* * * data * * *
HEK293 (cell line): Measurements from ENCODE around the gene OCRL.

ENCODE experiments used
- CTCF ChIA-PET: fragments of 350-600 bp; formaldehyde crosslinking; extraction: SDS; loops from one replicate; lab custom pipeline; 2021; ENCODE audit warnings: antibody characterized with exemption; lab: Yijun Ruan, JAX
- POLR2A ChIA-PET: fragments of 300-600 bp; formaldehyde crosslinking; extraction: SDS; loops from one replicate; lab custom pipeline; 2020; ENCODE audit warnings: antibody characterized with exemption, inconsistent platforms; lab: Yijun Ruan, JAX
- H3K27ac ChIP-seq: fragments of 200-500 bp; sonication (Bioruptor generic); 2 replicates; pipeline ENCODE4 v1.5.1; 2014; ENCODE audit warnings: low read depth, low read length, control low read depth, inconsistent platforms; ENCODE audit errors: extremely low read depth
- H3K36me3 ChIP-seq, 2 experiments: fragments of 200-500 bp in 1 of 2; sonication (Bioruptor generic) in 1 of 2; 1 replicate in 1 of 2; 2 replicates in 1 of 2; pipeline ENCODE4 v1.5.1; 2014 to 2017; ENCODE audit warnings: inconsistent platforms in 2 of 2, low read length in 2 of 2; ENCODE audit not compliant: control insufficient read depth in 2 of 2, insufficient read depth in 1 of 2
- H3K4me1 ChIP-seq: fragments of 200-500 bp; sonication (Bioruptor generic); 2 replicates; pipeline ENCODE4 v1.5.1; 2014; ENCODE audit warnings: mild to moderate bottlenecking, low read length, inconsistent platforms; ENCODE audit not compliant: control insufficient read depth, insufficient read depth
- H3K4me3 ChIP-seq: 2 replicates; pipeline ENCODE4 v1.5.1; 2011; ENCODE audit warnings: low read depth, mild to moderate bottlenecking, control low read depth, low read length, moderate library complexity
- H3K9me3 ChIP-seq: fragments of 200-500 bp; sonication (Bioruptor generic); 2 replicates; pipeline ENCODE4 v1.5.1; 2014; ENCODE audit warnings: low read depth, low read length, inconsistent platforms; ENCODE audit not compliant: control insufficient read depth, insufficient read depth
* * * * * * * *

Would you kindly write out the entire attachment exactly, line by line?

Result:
HEK293 (cell line): Measurements from ENCODE around the gene OCRL.

ENCODE experiments used
- CTCF ChIA-PET: fragments of 350-600 bp; formaldehyde crosslinking; extraction: SDS; loops from one replicate; lab custom pipeline; 2021; ENCODE audit warnings: antibody characterized with exemption; lab: Yijun Ruan, JAX
- POLR2A ChIA-PET: fragments of 300-600 bp; formaldehyde crosslinking; extraction: SDS; loops from one replicate; lab custom pipeline; 2020; ENCODE audit warnings: antibody characterized with exemption, inconsistent platforms; lab: Yijun Ruan, JAX
- H3K27ac ChIP-seq: fragments of 200-500 bp; sonication (Bioruptor generic); 2 replicates; pipeline ENCODE4 v1.5.1; 2014; ENCODE audit warnings: low read depth, low read length, control low read depth, inconsistent platforms; ENCODE audit errors: extremely low read depth
- H3K36me3 ChIP-seq, 2 experiments: fragments of 200-500 bp in 1 of 2; sonication (Bioruptor generic) in 1 of 2; 1 replicate in 1 of 2; 2 replicates in 1 of 2; pipeline ENCODE4 v1.5.1; 2014 to 2017; ENCODE audit warnings: inconsistent platforms in 2 of 2, low read length in 2 of 2; ENCODE audit not compliant: control insufficient read depth in 2 of 2, insufficient read depth in 1 of 2
- H3K4me1 ChIP-seq: fragments of 200-500 bp; sonication (Bioruptor generic); 2 replicates; pipeline ENCODE4 v1.5.1; 2014; ENCODE audit warnings: mild to moderate bottlenecking, low read length, inconsistent platforms; ENCODE audit not compliant: control insufficient read depth, insufficient read depth
- H3K4me3 ChIP-seq: 2 replicates; pipeline ENCODE4 v1.5.1; 2011; ENCODE audit warnings: low read depth, mild to moderate bottlenecking, control low read depth, low read length, moderate library complexity
- H3K9me3 ChIP-seq: fragments of 200-500 bp; sonication (Bioruptor generic); 2 replicates; pipeline ENCODE4 v1.5.1; 2014; ENCODE audit warnings: low read depth, low read length, inconsistent platforms; ENCODE audit not compliant: control insufficient read depth, insufficient read depth